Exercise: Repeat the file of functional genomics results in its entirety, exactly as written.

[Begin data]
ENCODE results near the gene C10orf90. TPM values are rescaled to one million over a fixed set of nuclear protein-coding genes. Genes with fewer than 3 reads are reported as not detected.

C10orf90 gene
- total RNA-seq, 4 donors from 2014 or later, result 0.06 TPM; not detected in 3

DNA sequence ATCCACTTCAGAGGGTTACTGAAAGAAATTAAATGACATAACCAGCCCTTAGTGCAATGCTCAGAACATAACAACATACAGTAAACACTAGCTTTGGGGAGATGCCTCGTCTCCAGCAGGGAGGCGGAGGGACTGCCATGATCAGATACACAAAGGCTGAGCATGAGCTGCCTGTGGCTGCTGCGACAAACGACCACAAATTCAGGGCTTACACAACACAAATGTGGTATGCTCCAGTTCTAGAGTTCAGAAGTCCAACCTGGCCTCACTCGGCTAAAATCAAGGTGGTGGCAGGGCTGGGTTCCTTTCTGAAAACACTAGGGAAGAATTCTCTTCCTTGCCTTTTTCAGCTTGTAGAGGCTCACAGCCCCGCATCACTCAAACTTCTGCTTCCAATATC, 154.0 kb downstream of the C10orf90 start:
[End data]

ENCODE results near the gene C10orf90. TPM values are rescaled to one million over a fixed set of nuclear protein-coding genes. Genes with fewer than 3 reads are reported as not detected.

C10orf90 gene
- total RNA-seq, 4 donors from 2014 or later, result 0.06 TPM; not detected in 3

DNA sequence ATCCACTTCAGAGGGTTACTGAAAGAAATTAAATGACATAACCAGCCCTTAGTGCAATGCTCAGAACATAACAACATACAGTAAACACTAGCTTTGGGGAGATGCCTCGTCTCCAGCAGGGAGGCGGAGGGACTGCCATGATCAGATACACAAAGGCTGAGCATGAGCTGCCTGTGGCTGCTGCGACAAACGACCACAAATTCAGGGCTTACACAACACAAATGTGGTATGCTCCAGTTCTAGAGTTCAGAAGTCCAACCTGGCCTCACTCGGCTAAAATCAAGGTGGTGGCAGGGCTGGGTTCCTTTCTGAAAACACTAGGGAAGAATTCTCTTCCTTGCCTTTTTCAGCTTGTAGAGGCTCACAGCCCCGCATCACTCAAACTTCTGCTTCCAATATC, 154.0 kb downstream of the C10orf90 start: